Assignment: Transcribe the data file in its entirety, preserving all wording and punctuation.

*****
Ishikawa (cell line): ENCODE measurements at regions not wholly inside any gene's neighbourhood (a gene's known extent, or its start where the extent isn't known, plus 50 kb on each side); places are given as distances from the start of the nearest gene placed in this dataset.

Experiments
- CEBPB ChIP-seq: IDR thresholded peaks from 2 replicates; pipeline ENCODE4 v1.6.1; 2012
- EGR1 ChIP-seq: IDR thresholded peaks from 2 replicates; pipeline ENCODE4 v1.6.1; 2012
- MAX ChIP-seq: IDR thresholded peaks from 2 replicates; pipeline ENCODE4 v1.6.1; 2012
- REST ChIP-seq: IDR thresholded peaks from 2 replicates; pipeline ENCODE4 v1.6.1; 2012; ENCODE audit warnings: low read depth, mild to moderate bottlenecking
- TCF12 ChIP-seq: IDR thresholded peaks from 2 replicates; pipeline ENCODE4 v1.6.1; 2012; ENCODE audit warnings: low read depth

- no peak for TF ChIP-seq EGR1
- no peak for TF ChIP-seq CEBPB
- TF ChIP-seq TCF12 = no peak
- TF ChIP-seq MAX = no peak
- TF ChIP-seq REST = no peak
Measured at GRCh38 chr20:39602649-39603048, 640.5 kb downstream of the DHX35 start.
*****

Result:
Ishikawa (cell line): ENCODE measurements at regions not wholly inside any gene's neighbourhood (a gene's known extent, or its start where the extent isn't known, plus 50 kb on each side); places are given as distances from the start of the nearest gene placed in this dataset.

Experiments
- CEBPB ChIP-seq: IDR thresholded peaks from 2 replicates; pipeline ENCODE4 v1.6.1; 2012
- EGR1 ChIP-seq: IDR thresholded peaks from 2 replicates; pipeline ENCODE4 v1.6.1; 2012
- MAX ChIP-seq: IDR thresholded peaks from 2 replicates; pipeline ENCODE4 v1.6.1; 2012
- REST ChIP-seq: IDR thresholded peaks from 2 replicates; pipeline ENCODE4 v1.6.1; 2012; ENCODE audit warnings: low read depth, mild to moderate bottlenecking
- TCF12 ChIP-seq: IDR thresholded peaks from 2 replicates; pipeline ENCODE4 v1.6.1; 2012; ENCODE audit warnings: low read depth

- no peak for TF ChIP-seq EGR1
- no peak for TF ChIP-seq CEBPB
- TF ChIP-seq TCF12 = no peak
- TF ChIP-seq MAX = no peak
- TF ChIP-seq REST = no peak
Measured at GRCh38 chr20:39602649-39603048, 640.5 kb downstream of the DHX35 start.